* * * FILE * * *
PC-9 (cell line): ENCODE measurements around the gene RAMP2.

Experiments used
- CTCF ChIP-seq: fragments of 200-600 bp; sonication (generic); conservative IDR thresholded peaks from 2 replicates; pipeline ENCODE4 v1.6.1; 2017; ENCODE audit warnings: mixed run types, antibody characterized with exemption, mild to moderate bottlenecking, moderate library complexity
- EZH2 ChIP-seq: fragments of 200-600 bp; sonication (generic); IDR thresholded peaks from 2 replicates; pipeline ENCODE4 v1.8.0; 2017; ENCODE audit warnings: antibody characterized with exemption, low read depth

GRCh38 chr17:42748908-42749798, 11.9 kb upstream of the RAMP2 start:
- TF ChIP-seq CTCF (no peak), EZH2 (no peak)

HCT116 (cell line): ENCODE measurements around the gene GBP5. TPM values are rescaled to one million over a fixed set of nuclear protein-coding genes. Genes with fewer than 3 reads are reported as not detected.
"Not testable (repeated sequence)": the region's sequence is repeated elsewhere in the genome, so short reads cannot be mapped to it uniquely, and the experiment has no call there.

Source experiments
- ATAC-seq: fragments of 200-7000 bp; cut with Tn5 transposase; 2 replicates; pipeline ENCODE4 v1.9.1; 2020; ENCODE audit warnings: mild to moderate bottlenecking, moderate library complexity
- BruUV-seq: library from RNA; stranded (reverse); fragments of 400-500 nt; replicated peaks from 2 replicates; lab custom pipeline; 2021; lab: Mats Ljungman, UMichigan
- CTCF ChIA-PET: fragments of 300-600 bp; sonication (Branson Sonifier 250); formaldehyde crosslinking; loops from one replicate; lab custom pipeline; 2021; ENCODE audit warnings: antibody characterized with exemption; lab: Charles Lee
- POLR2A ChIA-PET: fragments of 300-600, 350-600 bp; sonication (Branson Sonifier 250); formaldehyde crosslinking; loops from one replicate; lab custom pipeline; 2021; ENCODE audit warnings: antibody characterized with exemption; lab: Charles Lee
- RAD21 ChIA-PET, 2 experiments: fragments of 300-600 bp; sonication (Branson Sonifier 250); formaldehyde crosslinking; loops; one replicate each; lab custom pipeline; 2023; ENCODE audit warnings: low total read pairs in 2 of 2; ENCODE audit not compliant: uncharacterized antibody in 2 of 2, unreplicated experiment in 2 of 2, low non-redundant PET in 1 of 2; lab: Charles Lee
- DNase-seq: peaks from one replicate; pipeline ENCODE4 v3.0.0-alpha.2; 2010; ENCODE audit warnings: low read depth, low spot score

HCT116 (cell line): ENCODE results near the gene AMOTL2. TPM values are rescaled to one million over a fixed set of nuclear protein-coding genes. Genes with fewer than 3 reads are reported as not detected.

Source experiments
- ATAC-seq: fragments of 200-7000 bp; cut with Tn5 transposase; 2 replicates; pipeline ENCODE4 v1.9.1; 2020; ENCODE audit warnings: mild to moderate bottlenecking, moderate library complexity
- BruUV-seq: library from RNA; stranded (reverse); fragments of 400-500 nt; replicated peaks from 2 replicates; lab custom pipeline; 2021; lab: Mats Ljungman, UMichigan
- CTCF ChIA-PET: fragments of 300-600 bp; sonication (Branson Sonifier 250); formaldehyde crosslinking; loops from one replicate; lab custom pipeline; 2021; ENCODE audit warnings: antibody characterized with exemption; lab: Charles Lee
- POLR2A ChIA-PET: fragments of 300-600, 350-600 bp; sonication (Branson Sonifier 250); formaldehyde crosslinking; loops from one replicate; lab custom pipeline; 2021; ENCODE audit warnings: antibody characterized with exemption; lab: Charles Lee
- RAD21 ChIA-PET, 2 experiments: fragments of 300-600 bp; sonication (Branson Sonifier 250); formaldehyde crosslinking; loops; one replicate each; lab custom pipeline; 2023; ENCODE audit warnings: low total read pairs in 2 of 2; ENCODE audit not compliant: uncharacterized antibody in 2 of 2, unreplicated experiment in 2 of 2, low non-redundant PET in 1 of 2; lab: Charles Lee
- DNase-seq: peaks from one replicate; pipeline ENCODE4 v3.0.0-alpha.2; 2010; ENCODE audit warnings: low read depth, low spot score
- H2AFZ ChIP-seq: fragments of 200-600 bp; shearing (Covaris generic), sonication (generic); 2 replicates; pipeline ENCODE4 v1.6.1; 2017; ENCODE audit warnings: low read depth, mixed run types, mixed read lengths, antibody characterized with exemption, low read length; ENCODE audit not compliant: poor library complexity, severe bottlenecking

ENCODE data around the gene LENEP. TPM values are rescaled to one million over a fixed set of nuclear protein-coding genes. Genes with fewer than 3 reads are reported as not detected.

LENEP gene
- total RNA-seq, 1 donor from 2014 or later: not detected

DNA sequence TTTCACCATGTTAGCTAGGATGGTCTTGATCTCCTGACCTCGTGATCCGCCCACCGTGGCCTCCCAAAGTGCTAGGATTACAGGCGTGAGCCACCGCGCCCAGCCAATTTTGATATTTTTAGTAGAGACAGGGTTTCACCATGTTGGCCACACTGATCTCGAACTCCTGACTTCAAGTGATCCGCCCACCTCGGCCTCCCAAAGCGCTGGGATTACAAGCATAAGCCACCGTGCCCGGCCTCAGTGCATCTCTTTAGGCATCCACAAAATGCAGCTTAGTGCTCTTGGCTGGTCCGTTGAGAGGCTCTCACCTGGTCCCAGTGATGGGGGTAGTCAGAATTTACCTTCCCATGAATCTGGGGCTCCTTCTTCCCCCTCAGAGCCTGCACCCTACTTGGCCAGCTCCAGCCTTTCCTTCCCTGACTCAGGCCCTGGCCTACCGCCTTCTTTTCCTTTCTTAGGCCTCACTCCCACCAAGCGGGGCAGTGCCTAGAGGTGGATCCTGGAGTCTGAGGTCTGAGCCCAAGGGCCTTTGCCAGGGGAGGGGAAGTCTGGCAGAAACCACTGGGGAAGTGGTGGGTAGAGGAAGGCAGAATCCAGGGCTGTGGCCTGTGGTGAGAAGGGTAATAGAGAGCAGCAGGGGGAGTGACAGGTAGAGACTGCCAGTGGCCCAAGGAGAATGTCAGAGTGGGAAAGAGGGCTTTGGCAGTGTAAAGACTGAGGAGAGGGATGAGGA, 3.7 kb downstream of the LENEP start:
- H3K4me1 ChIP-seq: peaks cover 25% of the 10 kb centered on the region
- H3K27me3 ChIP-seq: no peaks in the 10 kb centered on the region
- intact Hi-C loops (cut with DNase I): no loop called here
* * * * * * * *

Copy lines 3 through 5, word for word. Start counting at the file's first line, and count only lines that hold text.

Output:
- CTCF ChIP-seq: fragments of 200-600 bp; sonication (generic); conservative IDR thresholded peaks from 2 replicates; pipeline ENCODE4 v1.6.1; 2017; ENCODE audit warnings: mixed run types, antibody characterized with exemption, mild to moderate bottlenecking, moderate library complexity
- EZH2 ChIP-seq: fragments of 200-600 bp; sonication (generic); IDR thresholded peaks from 2 replicates; pipeline ENCODE4 v1.8.0; 2017; ENCODE audit warnings: antibody characterized with exemption, low read depth

GRCh38 chr17:42748908-42749798, 11.9 kb upstream of the RAMP2 start: